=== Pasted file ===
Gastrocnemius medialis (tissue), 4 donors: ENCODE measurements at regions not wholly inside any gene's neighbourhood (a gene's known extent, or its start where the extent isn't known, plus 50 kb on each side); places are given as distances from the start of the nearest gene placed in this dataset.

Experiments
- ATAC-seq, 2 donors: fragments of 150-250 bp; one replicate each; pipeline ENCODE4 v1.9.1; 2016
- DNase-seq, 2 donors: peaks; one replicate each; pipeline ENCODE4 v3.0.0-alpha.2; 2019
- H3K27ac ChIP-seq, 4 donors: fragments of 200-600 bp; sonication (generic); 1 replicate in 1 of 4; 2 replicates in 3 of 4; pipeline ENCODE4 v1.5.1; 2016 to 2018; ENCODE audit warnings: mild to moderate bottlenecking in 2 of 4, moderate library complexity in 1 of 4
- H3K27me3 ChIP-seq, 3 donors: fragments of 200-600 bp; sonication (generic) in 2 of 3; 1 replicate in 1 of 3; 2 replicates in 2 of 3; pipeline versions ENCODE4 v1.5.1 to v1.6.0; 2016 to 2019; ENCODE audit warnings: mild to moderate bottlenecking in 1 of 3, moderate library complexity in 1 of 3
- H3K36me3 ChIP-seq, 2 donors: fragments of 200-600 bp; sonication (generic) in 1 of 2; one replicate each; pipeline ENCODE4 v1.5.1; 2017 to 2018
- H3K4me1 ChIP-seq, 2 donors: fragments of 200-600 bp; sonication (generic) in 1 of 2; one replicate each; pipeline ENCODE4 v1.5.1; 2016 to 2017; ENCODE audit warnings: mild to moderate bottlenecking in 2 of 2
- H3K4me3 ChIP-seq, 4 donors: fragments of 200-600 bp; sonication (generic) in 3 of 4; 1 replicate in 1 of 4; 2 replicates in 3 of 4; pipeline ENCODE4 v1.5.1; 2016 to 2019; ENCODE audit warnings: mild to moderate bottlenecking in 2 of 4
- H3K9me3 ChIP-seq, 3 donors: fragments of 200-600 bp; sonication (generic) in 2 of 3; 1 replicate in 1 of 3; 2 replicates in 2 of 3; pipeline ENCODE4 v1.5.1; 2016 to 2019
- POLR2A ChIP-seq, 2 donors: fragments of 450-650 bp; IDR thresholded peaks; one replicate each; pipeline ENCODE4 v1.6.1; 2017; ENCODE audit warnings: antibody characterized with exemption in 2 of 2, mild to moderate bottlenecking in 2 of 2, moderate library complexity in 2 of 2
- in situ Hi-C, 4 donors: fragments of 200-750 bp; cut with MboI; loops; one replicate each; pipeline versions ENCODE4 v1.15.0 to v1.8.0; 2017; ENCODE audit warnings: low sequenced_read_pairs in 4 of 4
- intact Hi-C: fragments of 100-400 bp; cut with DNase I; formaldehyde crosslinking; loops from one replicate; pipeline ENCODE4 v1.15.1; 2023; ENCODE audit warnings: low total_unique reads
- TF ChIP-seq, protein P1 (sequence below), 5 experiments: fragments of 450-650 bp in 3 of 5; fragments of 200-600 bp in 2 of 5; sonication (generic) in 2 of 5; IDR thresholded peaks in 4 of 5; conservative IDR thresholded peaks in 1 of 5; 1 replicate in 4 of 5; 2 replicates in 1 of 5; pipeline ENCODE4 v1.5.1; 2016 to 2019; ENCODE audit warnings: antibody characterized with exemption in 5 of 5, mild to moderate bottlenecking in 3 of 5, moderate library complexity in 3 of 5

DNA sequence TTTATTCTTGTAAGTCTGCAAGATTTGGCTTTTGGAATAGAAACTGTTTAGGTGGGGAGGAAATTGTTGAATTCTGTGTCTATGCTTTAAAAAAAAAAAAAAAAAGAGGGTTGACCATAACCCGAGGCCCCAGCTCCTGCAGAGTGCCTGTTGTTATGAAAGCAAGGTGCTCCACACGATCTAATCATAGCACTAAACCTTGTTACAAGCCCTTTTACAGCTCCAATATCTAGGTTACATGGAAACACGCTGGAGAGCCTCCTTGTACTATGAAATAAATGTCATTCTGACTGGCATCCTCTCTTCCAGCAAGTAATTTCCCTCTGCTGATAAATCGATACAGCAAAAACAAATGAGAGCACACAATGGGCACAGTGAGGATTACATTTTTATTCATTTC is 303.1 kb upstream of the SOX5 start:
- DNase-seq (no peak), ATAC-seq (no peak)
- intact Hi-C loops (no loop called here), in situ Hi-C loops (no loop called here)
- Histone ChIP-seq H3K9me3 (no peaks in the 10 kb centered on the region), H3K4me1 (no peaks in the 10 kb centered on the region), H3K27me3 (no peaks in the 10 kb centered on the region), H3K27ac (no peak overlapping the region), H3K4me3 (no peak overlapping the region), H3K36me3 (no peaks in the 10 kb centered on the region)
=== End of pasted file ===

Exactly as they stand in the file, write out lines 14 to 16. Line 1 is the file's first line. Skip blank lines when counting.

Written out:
- TF ChIP-seq, protein P1 (sequence below), 5 experiments: fragments of 450-650 bp in 3 of 5; fragments of 200-600 bp in 2 of 5; sonication (generic) in 2 of 5; IDR thresholded peaks in 4 of 5; conservative IDR thresholded peaks in 1 of 5; 1 replicate in 4 of 5; 2 replicates in 1 of 5; pipeline ENCODE4 v1.5.1; 2016 to 2019; ENCODE audit warnings: antibody characterized with exemption in 5 of 5, mild to moderate bottlenecking in 3 of 5, moderate library complexity in 3 of 5

DNA sequence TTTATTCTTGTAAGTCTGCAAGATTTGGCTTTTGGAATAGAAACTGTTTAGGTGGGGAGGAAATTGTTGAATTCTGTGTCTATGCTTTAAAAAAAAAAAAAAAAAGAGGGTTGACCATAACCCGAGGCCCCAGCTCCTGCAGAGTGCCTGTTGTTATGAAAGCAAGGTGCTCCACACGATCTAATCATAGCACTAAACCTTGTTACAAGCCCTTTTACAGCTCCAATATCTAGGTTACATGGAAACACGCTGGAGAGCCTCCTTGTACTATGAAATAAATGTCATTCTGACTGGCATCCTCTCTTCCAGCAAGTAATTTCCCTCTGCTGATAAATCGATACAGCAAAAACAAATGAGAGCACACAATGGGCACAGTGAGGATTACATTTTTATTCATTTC is 303.1 kb upstream of the SOX5 start:
- DNase-seq (no peak), ATAC-seq (no peak)